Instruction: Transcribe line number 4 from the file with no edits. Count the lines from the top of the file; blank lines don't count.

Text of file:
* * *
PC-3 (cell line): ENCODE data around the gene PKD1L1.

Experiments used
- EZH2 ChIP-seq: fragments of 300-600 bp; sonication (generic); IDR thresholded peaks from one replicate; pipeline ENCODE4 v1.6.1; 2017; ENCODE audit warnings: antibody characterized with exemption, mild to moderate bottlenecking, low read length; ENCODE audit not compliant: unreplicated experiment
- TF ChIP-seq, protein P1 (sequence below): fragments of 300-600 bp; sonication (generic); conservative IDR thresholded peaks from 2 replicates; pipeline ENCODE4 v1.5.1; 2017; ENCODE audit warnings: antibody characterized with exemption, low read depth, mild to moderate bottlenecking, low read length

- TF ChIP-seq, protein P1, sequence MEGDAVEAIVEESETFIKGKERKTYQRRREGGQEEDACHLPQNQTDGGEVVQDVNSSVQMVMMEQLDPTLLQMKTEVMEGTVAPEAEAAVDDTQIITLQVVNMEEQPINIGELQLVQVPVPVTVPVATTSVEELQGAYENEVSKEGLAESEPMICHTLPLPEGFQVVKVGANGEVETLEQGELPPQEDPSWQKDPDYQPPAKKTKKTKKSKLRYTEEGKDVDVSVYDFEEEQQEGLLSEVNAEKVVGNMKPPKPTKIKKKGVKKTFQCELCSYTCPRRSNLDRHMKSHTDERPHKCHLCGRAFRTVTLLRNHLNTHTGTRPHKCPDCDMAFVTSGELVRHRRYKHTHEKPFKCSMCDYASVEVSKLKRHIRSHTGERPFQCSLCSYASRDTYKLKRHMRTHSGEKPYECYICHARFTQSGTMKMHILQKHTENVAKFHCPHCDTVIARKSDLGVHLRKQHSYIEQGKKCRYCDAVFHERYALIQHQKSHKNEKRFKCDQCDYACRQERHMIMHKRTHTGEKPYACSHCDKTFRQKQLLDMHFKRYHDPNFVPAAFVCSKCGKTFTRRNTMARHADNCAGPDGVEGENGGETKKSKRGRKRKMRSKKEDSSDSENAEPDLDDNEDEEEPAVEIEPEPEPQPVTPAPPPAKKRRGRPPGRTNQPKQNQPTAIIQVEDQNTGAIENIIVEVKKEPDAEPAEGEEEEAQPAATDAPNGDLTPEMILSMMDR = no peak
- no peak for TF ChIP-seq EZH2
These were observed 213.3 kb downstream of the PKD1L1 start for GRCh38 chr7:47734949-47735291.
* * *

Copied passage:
- TF ChIP-seq, protein P1 (sequence below): fragments of 300-600 bp; sonication (generic); conservative IDR thresholded peaks from 2 replicates; pipeline ENCODE4 v1.5.1; 2017; ENCODE audit warnings: antibody characterized with exemption, low read depth, mild to moderate bottlenecking, low read length